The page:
Over the past few months, INTERN has made a point of asking writer-friends and acquaintances about their experiences using Twitter, Facebook, blog tours, etc. to promote their books. So far, most authors INTERN has questioned have been ambiguous and even a little sheepish regarding the effectiveness of their social media efforts at garnering book sales. Meeting new writer-friends? Yes. Participating in a fun community? Yes. But selling more books to more readers? "To be perfectly honest, I don't know if it's making a difference or not" is a common confession.
Then this weekend, INTERN had an interesting conversation with a writer-friend whose first book came out in early 2011.
For the first six months the book was out, said writer-friend was determined to do everything she could to promote it. She blogged. She tweeted. She tumblred. She Facebooked. At her writer-friend's advice, she started a weekly vlog on YouTube, featuring goofy jokes, giveaways, and one-sided conversations with her cat.
After an initial spike in book sales following positive reviews in a couple of major newspapers, sales leveled out at 50-60 copies a week according to the Bookscan data provided by Amazon. In other words, no Da Vinci Code, but not too shabby. She kept plugging away, racking up an impressive number of blog posts and gaining a new follower or two every week (was that a lot? was the blog about to go viral? would those 76 followers get mad if she skipped a day?) Her vlog was doing OK too, with a hundred or so views racked up for the earlier videos and about a dozen views for the more recent ones (was that OK? how many views qualified as a success? how could there be 100 views but no comments?). Twitter was sort of fun, but it was unclear how much it was affecting book sales: she nevertheless gave herself a self-imposed minimum of five "original" tweets and five retweets or replies per day, and felt wracked with guilt whenever she missed her quota.
Six months in, she decided to run an experiment. In fifteen terrifying minutes, she obliterated her entire internet presence. Gone Facebook. Gone Twitter. Gone all sixty-seven blog posts and all twenty vlogs. Gone, even, the Group Discussion questions she'd written up for potential book club use, and the Resource Guide she'd spent hours putting together for readers who might want to know more about the issues addressed in the book. She even deleted the e-mail signature that linked to her book on Amazon and B&N.
Fast forward eight-ish months to two nights ago, when she and INTERN had this conversation. Her book sales since that night of rage? 50-60 copies a week. Occasionally 35. Occasionally 70. But most weeks, with a regularity that is almost freakish, somewhere between 50 and 60.
"I realized that the people who buy my book do not give a CRAP about my writing process or my favorite cupcake store. I don't know how they find out about my book. I guess people just recommend it to each other," she said.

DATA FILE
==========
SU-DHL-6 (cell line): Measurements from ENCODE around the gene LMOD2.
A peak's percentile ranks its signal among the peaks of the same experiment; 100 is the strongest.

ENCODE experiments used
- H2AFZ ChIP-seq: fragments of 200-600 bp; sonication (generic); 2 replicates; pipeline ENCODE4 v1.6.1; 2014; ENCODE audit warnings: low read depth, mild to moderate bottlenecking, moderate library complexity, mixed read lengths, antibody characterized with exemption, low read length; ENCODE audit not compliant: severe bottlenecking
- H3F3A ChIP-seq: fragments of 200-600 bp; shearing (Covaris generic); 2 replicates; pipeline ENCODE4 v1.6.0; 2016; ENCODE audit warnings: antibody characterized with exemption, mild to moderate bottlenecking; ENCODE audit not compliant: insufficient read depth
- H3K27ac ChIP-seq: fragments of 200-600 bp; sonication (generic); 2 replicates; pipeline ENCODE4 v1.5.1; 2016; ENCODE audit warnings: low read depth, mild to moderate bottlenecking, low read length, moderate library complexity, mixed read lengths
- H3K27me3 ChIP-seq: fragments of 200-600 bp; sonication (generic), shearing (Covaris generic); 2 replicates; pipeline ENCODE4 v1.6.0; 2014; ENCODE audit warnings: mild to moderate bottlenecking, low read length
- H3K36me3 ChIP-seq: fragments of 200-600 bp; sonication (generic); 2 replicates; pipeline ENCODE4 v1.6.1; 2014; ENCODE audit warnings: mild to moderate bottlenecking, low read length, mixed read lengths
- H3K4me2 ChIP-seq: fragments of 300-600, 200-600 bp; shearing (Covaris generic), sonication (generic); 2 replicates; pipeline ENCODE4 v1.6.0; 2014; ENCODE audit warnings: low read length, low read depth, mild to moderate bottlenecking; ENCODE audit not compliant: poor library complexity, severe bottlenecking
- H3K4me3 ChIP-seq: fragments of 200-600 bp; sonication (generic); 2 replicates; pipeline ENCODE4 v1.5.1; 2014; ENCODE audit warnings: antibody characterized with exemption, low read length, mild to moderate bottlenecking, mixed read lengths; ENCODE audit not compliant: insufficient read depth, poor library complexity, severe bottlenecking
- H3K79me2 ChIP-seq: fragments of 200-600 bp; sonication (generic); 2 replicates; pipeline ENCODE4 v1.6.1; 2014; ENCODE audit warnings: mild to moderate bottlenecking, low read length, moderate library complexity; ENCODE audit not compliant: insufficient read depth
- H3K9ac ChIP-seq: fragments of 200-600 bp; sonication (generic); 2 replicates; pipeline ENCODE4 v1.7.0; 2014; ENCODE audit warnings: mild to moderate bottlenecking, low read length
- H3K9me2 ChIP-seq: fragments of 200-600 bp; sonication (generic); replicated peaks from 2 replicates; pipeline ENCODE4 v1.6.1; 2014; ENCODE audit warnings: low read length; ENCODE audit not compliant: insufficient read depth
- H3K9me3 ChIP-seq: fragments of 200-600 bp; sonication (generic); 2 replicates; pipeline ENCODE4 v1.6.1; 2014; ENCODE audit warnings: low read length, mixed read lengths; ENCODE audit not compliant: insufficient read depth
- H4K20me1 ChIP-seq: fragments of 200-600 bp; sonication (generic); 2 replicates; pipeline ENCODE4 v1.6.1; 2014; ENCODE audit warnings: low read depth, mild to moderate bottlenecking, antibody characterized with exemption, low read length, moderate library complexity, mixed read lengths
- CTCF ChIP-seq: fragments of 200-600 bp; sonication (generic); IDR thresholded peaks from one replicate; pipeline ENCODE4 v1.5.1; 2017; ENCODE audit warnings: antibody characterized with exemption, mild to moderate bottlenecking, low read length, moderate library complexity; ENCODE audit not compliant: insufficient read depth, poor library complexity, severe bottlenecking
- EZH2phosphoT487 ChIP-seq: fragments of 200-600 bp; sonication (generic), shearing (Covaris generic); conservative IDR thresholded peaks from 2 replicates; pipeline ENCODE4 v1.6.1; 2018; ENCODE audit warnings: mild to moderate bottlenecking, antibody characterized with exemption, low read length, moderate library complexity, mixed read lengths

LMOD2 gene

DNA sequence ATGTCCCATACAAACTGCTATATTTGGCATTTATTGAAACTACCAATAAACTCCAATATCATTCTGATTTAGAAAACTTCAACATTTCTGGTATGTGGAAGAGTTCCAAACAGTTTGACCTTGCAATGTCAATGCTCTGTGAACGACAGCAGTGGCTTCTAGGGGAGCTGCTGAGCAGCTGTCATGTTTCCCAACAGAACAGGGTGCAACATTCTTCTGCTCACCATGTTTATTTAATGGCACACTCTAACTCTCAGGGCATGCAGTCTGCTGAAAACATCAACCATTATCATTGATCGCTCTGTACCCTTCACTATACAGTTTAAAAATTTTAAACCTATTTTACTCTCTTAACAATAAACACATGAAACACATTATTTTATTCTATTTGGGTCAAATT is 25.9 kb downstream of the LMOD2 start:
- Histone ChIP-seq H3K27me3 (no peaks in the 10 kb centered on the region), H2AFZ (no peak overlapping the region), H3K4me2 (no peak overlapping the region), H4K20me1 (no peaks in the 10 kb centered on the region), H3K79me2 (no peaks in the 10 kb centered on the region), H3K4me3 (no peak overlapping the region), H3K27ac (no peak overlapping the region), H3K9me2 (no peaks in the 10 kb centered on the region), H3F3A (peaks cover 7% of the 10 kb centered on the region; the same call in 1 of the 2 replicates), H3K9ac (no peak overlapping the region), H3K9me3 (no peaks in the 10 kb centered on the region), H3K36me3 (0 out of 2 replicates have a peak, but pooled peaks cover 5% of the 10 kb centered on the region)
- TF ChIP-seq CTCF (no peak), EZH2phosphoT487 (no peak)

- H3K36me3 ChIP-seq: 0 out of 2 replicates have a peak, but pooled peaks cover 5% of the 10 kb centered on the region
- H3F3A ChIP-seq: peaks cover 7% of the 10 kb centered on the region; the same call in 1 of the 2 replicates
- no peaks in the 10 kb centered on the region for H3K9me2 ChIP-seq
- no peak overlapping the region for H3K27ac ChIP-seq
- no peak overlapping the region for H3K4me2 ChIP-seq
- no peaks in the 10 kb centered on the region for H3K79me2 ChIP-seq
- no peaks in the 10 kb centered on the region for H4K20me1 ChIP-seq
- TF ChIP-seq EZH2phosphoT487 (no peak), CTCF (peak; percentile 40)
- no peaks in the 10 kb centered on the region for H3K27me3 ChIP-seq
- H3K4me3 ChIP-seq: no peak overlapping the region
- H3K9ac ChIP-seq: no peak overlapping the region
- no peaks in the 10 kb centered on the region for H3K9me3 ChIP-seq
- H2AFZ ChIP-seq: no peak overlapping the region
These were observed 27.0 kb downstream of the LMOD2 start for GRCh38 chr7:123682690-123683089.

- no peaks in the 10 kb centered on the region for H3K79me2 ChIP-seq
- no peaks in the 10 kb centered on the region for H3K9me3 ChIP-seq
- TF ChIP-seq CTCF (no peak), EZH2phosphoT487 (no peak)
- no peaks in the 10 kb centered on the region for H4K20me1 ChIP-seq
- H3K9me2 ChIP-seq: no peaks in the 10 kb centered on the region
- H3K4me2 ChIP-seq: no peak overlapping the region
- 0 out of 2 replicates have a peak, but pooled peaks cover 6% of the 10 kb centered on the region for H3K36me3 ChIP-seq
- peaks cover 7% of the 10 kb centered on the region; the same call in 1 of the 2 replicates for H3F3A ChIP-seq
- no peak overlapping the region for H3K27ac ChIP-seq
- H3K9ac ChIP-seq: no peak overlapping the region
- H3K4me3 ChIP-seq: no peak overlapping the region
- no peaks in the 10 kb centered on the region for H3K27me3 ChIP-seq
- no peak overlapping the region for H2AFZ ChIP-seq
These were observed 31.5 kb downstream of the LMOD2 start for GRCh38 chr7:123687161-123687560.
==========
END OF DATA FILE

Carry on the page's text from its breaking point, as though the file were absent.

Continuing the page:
The hype surrounding social media reminds INTERN of an ad she saw recently for Pediasure: "if you don't feed your toddler this nasty-looking vitamin-milkshake, you're putting him at a Disadvantage to other kids, who will surely grow Bigger and Stronger than he will!" In a world where you can do so much to promote your book (or rather, FEEL like you're doing so much), doing nothing or doing less is downright subversive.
How much do an individual author's social media efforts affect book sales? Is there a threshold at which social media becomes very effective (2000 followers? 5000 page views?) and beneath which social media doesn't have much of an impact? Is social media more important for building a long-term following than bumping sales on one particular book? Of the people who buy a certain book, how many are even aware of that author's social media presence?
Halfway through writing this post, it occurred to INTERN to look at her own book-buying habits. How effective has social media been at selling books to INTERN? A survey of the books INTERN bought in 2011 reveals:
-most of the authors whose books INTERN bought are either not on social media, or INTERN hasn't bothered to find out.
-INTERN bought several books by writer-friends she met online (by writer-friend, INTERN means a person with whom INTERN has shared ongoing, meaningful interactions—in other words, not just a person she follows).
-INTERN bought 1 or 2 books from writers she discovered on Twitter and Blogger but has not interacted with (by far the smallest category)
In short, INTERN follows plenty of writers whose books she isn't particularly interested in buying, and buys books from plenty of writers whose social media presence she isn't particularly interested in discovering. (INTERN feels vaguely evil confessing this, but why? INTERN is not so delusional as to expect that every person who enjoys her blog will also enjoy her books. A follow is a way to say, "your blog/twitter is interesting!" not "I do solemnly swear to buy your books, your friends' books, and your #fridayreads recommendations in all perpetuity, so help me God.")
Obviously, there are many authors for whom social media has been a crucial and undeniable asset (John Green's vlog comes to mind, and there are plenty of others). But now that INTERN has examined her own book-buying habits, she's more curious than ever: if a follow's not a book sale, what is it?
How many books have you bought as a result of social media (book trailer, tweet, blog post, blog tour, etc.)? How many books have you bought with NO input from social media? Are the social media book purchases from writers who feel like friends, or from other readers hyping the book? Do you buy every book from every writer you follow? INTERN wants to know!